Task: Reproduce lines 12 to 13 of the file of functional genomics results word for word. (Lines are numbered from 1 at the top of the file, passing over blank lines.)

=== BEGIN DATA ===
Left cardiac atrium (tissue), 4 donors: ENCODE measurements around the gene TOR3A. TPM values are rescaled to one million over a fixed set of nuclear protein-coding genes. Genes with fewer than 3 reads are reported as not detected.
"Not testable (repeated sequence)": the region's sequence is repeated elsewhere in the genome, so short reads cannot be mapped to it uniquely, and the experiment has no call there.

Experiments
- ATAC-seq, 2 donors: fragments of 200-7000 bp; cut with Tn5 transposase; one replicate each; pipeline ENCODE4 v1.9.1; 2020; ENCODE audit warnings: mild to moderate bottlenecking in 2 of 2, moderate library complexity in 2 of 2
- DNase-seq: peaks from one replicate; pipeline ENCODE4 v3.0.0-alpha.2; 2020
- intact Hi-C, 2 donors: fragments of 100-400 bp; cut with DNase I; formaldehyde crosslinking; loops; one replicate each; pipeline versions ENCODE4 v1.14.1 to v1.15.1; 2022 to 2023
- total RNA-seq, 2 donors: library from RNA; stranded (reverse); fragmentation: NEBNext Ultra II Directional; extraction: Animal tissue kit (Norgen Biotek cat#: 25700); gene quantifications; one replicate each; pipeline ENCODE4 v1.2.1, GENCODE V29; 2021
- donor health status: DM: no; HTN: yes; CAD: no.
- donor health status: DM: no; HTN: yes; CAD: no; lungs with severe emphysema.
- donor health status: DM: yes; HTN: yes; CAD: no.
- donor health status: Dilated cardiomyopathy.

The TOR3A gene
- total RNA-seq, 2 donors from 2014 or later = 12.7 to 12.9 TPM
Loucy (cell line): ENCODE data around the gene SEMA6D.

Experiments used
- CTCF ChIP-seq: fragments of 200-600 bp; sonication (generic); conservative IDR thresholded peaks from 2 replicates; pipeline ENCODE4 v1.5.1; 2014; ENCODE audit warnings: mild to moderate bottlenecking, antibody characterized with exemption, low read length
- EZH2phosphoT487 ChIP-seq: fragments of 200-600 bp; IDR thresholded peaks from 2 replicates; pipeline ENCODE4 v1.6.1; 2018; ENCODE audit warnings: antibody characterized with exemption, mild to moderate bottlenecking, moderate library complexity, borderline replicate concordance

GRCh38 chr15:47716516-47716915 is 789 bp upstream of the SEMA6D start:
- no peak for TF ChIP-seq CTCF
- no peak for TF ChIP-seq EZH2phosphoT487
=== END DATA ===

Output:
The TOR3A gene
- total RNA-seq, 2 donors from 2014 or later = 12.7 to 12.9 TPM